A Perspective on Tithing
- Friday, November 09, 2012
I'm taught that the tithe should go to the church budget. How were the three tithes used in the Old Testament?
The three tithes in Israel were used for three main purposes:
(1) to support the full-time religious workers, who were not given land of their own,
(2) to provide a meal for community celebration and religious fellowship and
(3) to provide for the needs of the poor.
Together these three tithes added up to about 23.3 percent of one's agricultural income produced in the promised land. Numbers 18:8-32 explains that the tithes were given to the Levites, who, unlike the other 12 tribes, had no inheritance in the promised land. In Deuteronomy 14:22-29 a tithe of crops and livestock was to be shared in celebration with one's family and the community—especially the Levites. "Every third year, however, the tithes would go to the local storehouses so that they could be distributed not just to the Levites but also to other poor and marginalized people: 'the aliens, the fatherless and the widows' (Deuteronomy 14:28-29)" (Craig Blomberg, Neither Poverty nor Riches, 46). Even though the tithe no longer applies in the same way for Christians, God's priorities for giving—ministers, mission, fellowship and charity—have not changed.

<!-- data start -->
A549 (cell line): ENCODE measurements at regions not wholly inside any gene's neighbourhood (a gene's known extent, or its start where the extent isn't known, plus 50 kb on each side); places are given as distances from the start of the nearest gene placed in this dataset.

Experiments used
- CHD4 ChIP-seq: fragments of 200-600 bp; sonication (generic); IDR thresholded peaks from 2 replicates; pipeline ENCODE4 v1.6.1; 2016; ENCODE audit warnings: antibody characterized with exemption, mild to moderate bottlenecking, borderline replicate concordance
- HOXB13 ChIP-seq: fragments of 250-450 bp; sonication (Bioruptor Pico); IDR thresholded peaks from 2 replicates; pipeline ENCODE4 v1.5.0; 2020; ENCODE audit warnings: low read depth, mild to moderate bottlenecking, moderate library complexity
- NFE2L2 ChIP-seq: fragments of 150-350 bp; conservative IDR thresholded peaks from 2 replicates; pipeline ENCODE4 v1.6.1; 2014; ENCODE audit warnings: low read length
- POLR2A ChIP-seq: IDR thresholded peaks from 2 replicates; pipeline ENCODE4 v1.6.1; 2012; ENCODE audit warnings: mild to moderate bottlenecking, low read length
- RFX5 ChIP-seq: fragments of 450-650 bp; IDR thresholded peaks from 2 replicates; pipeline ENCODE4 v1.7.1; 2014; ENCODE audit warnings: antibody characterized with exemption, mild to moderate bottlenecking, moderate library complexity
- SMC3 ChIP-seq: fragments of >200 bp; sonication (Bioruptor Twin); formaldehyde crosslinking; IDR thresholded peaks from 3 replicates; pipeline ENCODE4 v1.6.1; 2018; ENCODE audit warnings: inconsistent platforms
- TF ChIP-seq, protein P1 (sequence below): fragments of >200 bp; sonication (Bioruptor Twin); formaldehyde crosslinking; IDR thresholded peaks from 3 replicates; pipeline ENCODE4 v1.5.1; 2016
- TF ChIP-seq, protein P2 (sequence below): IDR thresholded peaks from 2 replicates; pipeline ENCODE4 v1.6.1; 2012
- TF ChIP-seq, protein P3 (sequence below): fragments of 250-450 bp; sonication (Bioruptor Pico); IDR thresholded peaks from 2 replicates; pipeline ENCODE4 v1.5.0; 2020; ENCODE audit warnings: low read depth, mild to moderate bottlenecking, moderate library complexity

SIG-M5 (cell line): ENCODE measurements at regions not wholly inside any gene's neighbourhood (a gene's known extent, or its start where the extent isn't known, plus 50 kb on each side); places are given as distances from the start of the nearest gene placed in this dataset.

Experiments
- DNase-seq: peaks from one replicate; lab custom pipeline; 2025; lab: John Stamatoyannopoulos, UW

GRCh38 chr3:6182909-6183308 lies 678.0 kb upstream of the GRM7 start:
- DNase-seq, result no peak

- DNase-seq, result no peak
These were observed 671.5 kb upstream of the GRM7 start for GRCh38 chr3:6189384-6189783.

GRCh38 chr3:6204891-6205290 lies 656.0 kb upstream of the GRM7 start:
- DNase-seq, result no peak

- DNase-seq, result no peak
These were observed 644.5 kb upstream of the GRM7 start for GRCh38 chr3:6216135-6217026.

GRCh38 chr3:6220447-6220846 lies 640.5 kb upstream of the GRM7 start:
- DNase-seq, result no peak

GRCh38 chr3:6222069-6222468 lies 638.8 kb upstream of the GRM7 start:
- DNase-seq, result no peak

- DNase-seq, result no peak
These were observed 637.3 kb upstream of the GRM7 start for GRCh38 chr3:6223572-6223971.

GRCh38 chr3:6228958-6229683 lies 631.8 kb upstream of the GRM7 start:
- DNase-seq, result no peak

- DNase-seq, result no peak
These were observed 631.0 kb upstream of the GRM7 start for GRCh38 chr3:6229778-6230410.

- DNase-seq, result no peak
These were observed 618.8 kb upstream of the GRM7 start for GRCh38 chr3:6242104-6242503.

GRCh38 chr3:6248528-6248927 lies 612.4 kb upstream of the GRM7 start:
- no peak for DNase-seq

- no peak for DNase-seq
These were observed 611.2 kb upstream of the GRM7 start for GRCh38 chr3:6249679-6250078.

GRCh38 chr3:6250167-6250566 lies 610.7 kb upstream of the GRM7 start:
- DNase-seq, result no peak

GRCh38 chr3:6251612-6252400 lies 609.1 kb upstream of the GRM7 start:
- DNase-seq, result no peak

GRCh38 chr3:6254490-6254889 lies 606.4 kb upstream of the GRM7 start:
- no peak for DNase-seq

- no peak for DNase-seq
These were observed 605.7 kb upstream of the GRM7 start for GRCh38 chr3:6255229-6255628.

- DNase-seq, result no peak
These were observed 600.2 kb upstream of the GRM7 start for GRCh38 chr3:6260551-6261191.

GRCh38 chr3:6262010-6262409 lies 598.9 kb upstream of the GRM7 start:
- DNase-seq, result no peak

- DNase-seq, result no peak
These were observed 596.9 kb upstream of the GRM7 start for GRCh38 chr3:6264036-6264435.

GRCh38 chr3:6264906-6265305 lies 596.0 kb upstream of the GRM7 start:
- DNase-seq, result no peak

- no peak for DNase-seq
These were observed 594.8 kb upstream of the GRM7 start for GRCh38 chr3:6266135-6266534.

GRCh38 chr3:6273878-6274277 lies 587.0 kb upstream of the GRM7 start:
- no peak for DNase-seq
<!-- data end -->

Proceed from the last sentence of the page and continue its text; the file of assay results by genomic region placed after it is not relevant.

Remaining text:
The complete version of this article can be found on GenerousChurch.com. Used with permission.
Publication date: November 9, 2012
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